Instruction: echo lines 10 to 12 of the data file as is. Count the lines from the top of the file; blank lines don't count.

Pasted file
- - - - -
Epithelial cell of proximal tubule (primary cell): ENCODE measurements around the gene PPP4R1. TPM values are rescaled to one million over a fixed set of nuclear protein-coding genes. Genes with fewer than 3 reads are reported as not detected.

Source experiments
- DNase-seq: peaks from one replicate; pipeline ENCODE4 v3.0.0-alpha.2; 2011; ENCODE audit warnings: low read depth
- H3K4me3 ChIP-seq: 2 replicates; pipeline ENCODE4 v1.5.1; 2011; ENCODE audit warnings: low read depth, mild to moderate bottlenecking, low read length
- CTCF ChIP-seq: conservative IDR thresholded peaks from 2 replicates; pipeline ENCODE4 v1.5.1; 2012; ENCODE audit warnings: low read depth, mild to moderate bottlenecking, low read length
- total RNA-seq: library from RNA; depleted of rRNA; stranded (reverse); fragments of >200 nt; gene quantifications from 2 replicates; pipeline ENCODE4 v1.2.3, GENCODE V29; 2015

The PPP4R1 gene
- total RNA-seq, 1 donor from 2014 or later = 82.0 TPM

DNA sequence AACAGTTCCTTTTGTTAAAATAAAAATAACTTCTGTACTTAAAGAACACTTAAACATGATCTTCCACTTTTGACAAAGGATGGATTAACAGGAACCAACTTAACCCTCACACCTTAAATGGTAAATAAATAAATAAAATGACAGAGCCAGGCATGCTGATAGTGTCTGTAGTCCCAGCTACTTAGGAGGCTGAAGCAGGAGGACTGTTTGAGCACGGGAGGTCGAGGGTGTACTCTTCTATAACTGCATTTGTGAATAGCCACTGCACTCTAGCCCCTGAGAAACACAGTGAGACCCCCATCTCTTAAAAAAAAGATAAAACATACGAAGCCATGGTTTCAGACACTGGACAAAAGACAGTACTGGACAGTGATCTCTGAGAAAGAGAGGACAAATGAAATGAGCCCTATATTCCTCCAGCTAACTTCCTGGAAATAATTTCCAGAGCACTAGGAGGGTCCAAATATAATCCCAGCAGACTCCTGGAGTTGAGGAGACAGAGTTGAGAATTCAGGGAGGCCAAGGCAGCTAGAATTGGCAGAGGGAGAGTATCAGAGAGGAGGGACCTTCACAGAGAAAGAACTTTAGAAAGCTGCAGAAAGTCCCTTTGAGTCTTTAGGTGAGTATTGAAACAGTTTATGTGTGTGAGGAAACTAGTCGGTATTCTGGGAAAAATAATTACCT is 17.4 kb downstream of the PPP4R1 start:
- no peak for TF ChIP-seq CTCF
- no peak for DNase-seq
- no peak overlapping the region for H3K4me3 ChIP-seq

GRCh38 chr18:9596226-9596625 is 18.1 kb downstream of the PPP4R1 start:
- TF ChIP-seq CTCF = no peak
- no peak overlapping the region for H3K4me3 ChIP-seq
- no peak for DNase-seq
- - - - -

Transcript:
- no peak for TF ChIP-seq CTCF
- no peak for DNase-seq
- no peak overlapping the region for H3K4me3 ChIP-seq